The Rise of Social Media Influencers in Marketing: Part 1

While marketing has always been about influencing and social marketing has been around for years, influencer marketing has emerged as a hybrid of old and new marketing tactics.

Celebrity endorsements were the original form of influencer marketing. Back in 2005, I worked for the agent of the OG influencer, Paris Hilton. We fielded inquiries from hundreds of brands looking to partner with her or invite her to their events. They would send clothes and dog toys just in the hopes of being pictured with the “That’s Hot” queen. But in today’s digital world, social content creators with niche audiences can often offer more value to brands for a lower price. It’s worth noting that these individuals, in most cases, have systematically developed an enthusiastic and engaged follower base.

The rise in popularity has led to influencers playing an integral part in today’s marketing and advertising strategies. We no longer make a media list that doesn’t include influencers. But who is considered an influencer, how does it work, and what are the types of influencers?

What Is Influencer Marketing, and How Does It Work?

Simply put, an influencer is someone who their followers trust. Influencers on online platforms act as brand intermediaries or brand ambassadors and, in recent years, became an advertising medium with targeting capabilities.

Therefore, a social media influencer wields influence through social media. When you hire an influencer to promote your product or brand, that is, by definition, influencer marketing.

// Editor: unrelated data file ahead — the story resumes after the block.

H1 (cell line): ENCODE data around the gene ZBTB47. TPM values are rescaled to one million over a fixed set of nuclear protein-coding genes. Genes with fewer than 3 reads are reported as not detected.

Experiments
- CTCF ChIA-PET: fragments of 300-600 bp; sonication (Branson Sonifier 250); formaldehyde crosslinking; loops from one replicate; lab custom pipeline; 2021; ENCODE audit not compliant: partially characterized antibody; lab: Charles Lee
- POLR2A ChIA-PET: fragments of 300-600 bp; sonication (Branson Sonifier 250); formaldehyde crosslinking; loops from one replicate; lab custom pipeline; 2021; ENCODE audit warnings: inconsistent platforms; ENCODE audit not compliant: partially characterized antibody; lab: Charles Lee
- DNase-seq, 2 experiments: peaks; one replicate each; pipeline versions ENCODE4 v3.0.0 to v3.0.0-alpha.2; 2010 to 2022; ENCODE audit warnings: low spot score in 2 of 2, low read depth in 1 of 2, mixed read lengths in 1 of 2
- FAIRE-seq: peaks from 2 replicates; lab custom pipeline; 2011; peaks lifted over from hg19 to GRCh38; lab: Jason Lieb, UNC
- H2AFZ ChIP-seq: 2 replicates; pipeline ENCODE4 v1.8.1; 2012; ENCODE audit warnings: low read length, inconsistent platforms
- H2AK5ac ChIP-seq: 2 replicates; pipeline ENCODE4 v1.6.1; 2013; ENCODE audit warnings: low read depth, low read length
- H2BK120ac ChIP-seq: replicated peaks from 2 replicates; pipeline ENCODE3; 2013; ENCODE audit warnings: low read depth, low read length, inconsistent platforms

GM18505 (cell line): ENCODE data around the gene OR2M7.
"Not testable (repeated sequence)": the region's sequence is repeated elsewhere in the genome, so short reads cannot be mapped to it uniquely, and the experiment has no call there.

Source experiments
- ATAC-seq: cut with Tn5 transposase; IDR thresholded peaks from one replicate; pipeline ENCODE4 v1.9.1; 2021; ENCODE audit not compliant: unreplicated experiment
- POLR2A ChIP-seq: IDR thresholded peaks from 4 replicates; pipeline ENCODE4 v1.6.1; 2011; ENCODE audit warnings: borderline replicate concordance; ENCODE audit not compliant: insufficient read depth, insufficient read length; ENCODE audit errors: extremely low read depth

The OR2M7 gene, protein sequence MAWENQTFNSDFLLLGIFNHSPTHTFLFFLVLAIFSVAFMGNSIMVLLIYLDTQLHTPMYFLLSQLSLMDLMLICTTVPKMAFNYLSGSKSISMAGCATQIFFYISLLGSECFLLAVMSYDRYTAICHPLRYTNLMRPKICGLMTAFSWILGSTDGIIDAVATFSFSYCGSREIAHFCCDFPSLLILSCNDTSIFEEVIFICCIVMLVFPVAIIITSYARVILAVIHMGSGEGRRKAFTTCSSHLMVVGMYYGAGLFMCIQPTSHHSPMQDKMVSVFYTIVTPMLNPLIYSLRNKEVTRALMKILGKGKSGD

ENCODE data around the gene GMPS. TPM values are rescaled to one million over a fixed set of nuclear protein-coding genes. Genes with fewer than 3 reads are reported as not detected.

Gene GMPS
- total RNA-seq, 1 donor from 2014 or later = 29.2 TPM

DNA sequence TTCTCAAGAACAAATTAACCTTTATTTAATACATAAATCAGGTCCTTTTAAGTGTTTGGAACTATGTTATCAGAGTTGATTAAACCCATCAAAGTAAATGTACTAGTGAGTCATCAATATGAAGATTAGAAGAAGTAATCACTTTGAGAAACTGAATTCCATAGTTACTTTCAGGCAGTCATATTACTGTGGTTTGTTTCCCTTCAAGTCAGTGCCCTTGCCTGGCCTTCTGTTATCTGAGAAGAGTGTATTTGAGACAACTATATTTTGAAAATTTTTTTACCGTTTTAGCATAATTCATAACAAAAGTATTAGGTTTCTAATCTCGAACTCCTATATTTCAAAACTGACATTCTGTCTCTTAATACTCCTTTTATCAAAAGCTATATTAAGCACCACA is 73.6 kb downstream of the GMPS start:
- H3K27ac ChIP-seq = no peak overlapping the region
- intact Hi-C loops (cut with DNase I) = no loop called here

To carry out a great influencer marketing campaign, you have to work with experienced influencers in social networks who share your brand’s values. With proper planning and research, almost any business can benefit from them.

Can We Have Some Numbers On The Influencer Marketing Industry?

Sure thing. A Civic Science report indicated that 14% of 18-24-year-olds and 11% of millennials had purchased something in the past six months because a blogger or influencer had recommended it to them.

The market jumped from 1.7 billion in 2016 to 9.7 billion in 2020. While last year, the increase reached 13.8 billion, showing steady growth over time. This year the industry expects to grow 2.8 billion more. Crazy numbers, right?

It is estimated that 75% of brands have dedicated part of their budget to this strategy until 2021. Instagram leads the list of preferred platforms for these ads, but Facebook and Tik Tok follow closely behind.

Types of Influencers

The different types of influencers are named according to the size of their audience. There is no strict limit for audience size, but, in general, influencer types fall into:

Nano Influencers.

10,000 followers or less, such as @ana_kgb (4.749K)

Micro-Influencers.

10,000 to 100,000 followers, such as @davisburleson (28K)

Macro Influencers.

From 100,000 to 1 million followers, such as @mariataktouk (794K)

Mega Influencers.

More than 1 million followers, such as @staskaranikolaou (10.8M)

How Much For An Influencer?

Influencers with a broad reach justifiably expect to be paid for their work. Offering free products can work with nano-influencers, but a more extensive influencer campaign requires a budget.

That budget can be pretty hefty for big brands working with celebrity influencers. The U.S. influencer marketing budget is expected to exceed $4 billion this year.

Now that we’ve learned the basics, we’ll explore the steps to take to create a campaign using influencer marketing in our next blog.